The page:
We’ve all been there before – you find a job post that seems perfect for you and you’re ready to apply, only to find that 500 other people have already applied for the same role. You’re then discouraged because you know that this growing number of applicants can reduce the chances of your resume ever getting in front of the right person – so how can you make yourself stand out amongst the crowd?
Applying to jobs can often seem like a big numbers game, calling for you to cast a wide net and apply to as many jobs as you can. While that may be beneficial in some industries, it’s better to invest your time in applying to jobs that you’re actually excited about. Putting in extra work and allowing your passion for the role to come through in your application will help you differentiate yourself from other candidates.
Tailor your resume and cover letter to the role
Before submitting your application, take a good look at the job description for the role. Then, tailor your resume and cover letter to highlight what you’ve done in your career that directly ties back to the requirements and qualifications. Here are examples of how you might align your expertise:
Example 1: If they are looking for somebody who has worked in a team-oriented environment, you can speak on cross-functional projects you’ve worked on or mention the teams you’ve helped support in your cover letter.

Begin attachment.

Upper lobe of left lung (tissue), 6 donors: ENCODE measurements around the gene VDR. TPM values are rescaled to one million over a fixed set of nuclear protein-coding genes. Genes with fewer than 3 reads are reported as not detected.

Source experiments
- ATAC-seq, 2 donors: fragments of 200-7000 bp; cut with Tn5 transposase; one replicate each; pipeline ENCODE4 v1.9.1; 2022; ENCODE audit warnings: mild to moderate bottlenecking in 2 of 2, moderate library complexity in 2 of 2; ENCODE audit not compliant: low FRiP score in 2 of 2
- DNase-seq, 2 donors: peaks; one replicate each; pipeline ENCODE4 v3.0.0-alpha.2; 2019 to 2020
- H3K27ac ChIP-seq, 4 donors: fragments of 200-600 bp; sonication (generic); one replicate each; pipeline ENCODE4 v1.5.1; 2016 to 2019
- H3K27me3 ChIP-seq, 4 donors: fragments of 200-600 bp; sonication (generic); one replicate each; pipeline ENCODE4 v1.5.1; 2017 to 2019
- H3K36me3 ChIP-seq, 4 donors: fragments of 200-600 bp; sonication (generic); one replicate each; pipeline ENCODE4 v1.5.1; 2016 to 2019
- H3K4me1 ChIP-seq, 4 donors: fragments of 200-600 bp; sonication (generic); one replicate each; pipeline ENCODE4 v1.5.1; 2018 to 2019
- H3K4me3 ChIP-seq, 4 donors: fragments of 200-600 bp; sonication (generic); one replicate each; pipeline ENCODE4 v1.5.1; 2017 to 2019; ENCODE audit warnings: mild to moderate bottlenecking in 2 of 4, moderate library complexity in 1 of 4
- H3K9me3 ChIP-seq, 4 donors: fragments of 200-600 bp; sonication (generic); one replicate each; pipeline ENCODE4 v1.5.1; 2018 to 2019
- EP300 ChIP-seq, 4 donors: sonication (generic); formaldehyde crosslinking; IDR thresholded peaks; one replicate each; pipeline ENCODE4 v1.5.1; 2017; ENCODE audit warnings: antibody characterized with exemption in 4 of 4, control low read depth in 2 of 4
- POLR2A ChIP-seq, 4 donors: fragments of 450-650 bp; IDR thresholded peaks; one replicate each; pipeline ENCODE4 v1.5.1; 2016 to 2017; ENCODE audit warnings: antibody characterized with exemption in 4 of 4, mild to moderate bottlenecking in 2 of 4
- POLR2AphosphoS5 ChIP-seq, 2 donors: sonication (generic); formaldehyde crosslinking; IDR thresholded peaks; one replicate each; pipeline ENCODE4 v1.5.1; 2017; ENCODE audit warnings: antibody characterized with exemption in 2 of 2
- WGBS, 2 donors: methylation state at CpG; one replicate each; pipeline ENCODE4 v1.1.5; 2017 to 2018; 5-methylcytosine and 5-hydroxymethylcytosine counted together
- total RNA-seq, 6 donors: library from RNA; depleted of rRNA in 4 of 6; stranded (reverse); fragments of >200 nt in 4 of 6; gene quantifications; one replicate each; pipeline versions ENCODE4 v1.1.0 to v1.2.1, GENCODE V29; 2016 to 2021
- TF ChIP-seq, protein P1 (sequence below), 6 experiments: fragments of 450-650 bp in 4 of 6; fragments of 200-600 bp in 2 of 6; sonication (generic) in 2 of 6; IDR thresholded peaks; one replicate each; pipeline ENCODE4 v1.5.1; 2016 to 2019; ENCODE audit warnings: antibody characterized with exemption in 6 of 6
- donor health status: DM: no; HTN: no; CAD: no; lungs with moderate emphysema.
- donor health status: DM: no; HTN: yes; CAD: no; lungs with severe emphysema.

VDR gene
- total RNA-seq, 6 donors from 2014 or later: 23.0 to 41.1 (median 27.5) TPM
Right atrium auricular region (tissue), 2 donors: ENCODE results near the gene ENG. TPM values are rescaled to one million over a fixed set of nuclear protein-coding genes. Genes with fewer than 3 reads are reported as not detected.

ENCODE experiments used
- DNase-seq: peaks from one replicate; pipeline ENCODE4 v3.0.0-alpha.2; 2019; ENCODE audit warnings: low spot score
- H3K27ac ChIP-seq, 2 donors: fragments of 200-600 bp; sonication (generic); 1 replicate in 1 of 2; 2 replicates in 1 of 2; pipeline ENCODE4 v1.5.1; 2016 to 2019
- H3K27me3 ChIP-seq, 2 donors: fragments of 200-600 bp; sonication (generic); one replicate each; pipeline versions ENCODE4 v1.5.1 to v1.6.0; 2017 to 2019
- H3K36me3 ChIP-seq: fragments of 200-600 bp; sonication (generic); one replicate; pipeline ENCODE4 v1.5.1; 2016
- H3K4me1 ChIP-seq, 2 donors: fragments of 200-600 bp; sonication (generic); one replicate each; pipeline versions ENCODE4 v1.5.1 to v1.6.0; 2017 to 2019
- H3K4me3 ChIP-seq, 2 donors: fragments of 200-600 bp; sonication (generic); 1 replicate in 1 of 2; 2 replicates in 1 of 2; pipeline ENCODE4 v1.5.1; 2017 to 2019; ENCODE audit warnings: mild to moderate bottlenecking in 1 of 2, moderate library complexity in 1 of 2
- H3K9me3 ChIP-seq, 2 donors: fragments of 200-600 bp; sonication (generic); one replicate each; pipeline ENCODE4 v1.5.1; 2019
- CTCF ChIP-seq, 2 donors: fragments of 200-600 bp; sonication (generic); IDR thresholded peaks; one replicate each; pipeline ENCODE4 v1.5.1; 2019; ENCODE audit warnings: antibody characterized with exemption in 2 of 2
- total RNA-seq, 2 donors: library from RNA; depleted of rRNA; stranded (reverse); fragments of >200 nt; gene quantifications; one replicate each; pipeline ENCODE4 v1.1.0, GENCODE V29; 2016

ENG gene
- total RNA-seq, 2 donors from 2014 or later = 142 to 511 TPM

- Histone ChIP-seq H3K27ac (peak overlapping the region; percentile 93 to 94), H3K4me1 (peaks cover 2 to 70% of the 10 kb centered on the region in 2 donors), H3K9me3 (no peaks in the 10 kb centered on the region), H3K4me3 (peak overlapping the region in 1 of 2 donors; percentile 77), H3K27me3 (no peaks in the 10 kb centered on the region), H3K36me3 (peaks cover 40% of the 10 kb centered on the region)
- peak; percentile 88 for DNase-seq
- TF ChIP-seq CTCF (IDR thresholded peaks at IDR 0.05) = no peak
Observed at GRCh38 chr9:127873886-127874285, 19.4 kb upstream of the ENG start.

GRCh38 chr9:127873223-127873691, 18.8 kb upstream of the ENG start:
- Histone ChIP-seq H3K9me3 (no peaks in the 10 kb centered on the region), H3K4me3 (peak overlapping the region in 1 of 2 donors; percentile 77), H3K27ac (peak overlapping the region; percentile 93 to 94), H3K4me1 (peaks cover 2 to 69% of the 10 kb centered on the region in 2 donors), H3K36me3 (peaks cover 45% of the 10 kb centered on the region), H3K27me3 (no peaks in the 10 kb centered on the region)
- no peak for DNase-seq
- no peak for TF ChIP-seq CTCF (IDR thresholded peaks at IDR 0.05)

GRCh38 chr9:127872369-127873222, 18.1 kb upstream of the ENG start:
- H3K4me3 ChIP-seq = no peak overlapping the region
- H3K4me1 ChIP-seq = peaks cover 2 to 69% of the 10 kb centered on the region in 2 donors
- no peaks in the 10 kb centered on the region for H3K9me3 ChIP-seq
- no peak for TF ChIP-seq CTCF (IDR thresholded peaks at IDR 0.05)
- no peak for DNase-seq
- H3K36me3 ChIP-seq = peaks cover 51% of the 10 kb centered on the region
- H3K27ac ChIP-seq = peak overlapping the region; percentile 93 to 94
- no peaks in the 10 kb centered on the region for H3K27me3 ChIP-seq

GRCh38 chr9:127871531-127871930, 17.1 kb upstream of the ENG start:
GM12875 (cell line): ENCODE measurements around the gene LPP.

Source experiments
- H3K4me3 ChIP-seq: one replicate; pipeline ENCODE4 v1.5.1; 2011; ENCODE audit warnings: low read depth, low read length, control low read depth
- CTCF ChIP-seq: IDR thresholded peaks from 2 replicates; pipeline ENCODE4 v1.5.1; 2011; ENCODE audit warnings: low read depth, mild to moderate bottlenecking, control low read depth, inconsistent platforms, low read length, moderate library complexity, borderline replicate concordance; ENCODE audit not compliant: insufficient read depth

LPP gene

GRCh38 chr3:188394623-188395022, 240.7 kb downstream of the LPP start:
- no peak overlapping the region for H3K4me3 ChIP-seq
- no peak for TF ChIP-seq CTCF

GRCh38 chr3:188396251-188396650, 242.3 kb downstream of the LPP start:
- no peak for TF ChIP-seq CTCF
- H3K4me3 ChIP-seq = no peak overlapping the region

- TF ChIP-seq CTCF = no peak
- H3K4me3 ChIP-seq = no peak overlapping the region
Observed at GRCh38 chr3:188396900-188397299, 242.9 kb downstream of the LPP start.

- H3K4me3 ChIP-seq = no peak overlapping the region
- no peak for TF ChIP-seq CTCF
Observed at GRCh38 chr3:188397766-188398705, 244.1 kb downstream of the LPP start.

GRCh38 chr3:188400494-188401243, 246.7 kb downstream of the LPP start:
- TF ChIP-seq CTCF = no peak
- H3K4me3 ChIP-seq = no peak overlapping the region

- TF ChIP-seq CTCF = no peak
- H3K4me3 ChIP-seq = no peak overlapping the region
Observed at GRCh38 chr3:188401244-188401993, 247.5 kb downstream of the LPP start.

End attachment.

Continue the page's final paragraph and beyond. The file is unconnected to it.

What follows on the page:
Example 2: If they mention certain skills that are needed for the role, highlight those skills at the top of your resume and expand on how you’ve demonstrated those skills in your cover letter.
In your cover letter, you can include a short paragraph about your most relevant experience and why you’re interested in the role. This makes it easier for recruiters to understand whether you have the experience they’re looking for.
Update your LinkedIn profile
A well-crafted LinkedIn profile can make the world of difference. Many recruiters will look at a candidate’s LinkedIn profile before they review their resume. Here are some tips that can help you up your LinkedIn game:
Consistency is key: Make sure the “Experience” section of your LinkedIn profile is the same or similar to your resume. Your LinkedIn should give a quick overview of what your professional experience has been like, while your resume should provide more color on your day-to-day responsibilities.
Get a five star review, for you: Reach out to a past manager, mentor or teammate to see if they would be willing to write you a recommendation for your profile. This is a great way for somebody else to vouch for your work ethic, determination or skills, and for it to be easily accessible to recruiters or hiring managers.
Build your personal brand
Building your personal brand is often a key component in getting noticed by a recruiter. This is especially useful if you’re looking to make a career change or your work experience doesn’t necessarily reflect your career goals. One of the main ways people build their brand is by attending networking events or scheduling meetings with leaders in the industry you’re interested in. Now that we are living in a more remote world, here are some ways you can build your personal brand at home: